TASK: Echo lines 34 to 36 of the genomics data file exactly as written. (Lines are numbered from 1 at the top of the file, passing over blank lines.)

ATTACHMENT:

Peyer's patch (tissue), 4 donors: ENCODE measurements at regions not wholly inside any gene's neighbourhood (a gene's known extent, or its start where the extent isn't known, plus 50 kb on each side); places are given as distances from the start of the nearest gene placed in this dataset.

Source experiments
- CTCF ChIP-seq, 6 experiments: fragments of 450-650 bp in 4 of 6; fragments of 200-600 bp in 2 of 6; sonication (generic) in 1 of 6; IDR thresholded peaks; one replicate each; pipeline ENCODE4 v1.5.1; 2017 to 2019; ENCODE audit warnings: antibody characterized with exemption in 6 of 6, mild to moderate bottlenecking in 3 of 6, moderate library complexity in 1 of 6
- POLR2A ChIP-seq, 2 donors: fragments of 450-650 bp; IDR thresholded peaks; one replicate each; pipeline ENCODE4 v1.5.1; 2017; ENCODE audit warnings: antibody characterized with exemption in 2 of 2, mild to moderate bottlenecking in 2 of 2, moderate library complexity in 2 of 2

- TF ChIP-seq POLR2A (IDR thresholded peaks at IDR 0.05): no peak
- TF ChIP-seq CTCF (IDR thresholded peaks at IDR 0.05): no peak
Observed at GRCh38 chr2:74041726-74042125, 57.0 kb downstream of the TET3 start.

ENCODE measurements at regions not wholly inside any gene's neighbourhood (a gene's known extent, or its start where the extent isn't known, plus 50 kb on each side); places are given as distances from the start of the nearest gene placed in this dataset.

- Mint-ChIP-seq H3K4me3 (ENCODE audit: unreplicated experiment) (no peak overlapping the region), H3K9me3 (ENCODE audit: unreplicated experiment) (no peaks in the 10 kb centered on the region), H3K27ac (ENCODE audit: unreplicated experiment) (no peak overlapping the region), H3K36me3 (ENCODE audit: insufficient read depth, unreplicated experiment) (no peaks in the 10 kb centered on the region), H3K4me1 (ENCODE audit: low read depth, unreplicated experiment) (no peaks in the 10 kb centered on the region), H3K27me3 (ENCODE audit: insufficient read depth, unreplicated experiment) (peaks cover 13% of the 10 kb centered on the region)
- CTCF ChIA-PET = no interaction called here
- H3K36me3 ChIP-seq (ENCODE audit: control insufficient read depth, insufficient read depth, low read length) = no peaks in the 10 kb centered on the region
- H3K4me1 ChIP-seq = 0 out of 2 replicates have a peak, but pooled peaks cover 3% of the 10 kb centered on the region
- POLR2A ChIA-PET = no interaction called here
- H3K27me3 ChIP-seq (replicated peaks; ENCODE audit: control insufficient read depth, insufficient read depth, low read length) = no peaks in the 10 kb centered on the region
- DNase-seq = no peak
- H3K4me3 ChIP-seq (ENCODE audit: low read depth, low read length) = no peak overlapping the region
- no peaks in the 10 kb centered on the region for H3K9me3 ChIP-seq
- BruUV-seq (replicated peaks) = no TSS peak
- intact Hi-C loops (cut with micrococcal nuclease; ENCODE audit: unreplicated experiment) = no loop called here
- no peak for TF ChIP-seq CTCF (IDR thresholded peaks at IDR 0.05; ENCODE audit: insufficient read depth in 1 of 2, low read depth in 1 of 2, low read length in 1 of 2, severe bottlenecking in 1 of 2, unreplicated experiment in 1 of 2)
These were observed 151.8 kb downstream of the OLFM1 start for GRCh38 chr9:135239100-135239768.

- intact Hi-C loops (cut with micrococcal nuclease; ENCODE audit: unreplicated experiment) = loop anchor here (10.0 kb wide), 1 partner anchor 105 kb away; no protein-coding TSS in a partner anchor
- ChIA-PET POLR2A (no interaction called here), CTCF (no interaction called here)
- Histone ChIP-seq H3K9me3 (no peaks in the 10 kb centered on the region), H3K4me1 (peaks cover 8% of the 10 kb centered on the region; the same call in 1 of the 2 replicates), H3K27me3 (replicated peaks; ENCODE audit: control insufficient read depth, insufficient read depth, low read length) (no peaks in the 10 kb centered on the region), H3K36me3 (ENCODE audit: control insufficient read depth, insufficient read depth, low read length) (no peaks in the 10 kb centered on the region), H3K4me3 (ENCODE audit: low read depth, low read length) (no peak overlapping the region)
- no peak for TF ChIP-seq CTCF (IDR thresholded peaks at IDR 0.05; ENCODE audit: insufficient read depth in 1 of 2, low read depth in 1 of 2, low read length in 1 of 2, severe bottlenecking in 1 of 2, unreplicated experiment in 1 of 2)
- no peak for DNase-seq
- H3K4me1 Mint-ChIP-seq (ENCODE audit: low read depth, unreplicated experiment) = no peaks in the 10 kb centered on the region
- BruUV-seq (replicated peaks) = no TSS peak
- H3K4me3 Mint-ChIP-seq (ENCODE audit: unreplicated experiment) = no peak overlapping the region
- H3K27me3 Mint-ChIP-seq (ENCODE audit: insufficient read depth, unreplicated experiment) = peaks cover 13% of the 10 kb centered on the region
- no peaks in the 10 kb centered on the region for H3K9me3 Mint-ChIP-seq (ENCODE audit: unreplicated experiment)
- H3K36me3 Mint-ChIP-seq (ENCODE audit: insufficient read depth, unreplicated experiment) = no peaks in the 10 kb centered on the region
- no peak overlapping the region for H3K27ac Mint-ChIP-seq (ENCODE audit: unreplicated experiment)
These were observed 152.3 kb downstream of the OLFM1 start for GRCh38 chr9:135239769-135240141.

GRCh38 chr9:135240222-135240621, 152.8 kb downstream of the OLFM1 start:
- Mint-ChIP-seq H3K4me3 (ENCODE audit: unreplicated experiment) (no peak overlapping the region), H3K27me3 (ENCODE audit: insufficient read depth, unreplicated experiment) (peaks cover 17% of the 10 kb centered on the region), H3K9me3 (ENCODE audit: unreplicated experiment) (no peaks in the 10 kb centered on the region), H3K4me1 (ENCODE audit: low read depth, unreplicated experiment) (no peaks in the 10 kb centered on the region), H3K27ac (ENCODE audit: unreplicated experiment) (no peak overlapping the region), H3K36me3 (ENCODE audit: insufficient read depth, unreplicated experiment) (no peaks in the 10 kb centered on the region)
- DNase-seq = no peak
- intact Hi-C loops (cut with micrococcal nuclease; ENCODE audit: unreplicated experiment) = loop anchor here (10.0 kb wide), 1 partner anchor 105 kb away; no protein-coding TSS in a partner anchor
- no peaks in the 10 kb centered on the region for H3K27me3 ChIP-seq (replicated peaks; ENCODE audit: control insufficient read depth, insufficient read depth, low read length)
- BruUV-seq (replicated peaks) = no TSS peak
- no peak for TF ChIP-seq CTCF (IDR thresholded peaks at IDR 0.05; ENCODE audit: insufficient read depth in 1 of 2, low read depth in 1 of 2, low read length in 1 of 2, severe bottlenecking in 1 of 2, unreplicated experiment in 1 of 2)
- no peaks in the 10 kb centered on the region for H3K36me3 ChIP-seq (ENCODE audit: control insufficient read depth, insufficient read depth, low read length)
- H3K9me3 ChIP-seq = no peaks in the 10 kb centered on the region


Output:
These were observed 152.3 kb downstream of the OLFM1 start for GRCh38 chr9:135239769-135240141.

GRCh38 chr9:135240222-135240621, 152.8 kb downstream of the OLFM1 start:
- Mint-ChIP-seq H3K4me3 (ENCODE audit: unreplicated experiment) (no peak overlapping the region), H3K27me3 (ENCODE audit: insufficient read depth, unreplicated experiment) (peaks cover 17% of the 10 kb centered on the region), H3K9me3 (ENCODE audit: unreplicated experiment) (no peaks in the 10 kb centered on the region), H3K4me1 (ENCODE audit: low read depth, unreplicated experiment) (no peaks in the 10 kb centered on the region), H3K27ac (ENCODE audit: unreplicated experiment) (no peak overlapping the region), H3K36me3 (ENCODE audit: insufficient read depth, unreplicated experiment) (no peaks in the 10 kb centered on the region)